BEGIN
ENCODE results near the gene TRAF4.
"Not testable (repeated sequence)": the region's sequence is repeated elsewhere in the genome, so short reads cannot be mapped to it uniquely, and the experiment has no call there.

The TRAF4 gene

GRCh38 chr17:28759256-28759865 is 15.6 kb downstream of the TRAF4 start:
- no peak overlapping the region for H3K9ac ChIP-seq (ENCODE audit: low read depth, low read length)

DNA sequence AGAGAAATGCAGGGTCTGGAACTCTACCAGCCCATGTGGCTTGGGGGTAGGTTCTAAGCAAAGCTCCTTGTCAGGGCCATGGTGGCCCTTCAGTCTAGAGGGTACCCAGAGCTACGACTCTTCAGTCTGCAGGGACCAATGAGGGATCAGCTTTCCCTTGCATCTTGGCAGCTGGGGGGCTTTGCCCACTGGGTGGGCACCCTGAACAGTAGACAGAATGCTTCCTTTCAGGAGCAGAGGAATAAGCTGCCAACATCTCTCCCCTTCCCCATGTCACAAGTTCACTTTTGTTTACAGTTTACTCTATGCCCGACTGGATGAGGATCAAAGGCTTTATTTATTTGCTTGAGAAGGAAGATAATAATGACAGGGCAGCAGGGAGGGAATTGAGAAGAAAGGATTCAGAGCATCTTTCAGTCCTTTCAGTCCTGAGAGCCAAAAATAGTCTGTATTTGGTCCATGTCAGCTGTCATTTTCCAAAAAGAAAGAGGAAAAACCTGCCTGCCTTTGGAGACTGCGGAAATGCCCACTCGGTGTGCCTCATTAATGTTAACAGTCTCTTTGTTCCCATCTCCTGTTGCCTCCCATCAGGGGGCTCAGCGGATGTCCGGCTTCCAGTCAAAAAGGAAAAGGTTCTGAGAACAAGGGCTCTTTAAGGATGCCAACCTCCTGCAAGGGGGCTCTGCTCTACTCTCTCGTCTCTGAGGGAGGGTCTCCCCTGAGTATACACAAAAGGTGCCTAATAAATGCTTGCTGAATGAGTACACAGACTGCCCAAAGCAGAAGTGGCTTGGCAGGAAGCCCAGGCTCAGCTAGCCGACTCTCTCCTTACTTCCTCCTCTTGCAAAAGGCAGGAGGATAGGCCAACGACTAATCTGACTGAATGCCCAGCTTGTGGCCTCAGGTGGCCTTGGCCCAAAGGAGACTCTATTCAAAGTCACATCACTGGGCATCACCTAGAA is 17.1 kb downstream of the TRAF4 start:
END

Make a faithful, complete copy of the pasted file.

ENCODE results near the gene TRAF4.
"Not testable (repeated sequence)": the region's sequence is repeated elsewhere in the genome, so short reads cannot be mapped to it uniquely, and the experiment has no call there.

The TRAF4 gene

GRCh38 chr17:28759256-28759865 is 15.6 kb downstream of the TRAF4 start:
- no peak overlapping the region for H3K9ac ChIP-seq (ENCODE audit: low read depth, low read length)

DNA sequence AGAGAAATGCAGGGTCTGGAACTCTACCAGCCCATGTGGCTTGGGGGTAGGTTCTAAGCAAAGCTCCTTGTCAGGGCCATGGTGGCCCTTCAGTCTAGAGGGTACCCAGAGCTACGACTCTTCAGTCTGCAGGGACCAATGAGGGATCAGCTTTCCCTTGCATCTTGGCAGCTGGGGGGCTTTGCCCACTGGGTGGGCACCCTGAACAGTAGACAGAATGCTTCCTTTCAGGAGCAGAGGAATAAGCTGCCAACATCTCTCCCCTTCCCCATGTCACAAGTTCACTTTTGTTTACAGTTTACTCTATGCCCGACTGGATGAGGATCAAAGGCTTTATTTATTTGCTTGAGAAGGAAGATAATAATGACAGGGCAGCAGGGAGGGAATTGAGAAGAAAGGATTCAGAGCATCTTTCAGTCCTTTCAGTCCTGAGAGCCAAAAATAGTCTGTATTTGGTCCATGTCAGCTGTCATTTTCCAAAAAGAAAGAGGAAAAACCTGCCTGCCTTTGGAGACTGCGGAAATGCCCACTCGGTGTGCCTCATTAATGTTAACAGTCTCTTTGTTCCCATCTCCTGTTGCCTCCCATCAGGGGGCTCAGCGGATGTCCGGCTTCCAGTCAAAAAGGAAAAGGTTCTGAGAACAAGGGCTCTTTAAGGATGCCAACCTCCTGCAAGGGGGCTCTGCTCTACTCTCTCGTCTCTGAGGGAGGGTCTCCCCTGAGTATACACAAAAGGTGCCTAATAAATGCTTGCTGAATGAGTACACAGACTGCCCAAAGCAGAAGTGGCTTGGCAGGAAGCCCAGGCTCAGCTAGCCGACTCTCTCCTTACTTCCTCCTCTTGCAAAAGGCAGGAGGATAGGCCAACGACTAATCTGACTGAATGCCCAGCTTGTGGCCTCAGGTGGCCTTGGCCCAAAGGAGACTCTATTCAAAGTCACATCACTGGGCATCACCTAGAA is 17.1 kb downstream of the TRAF4 start: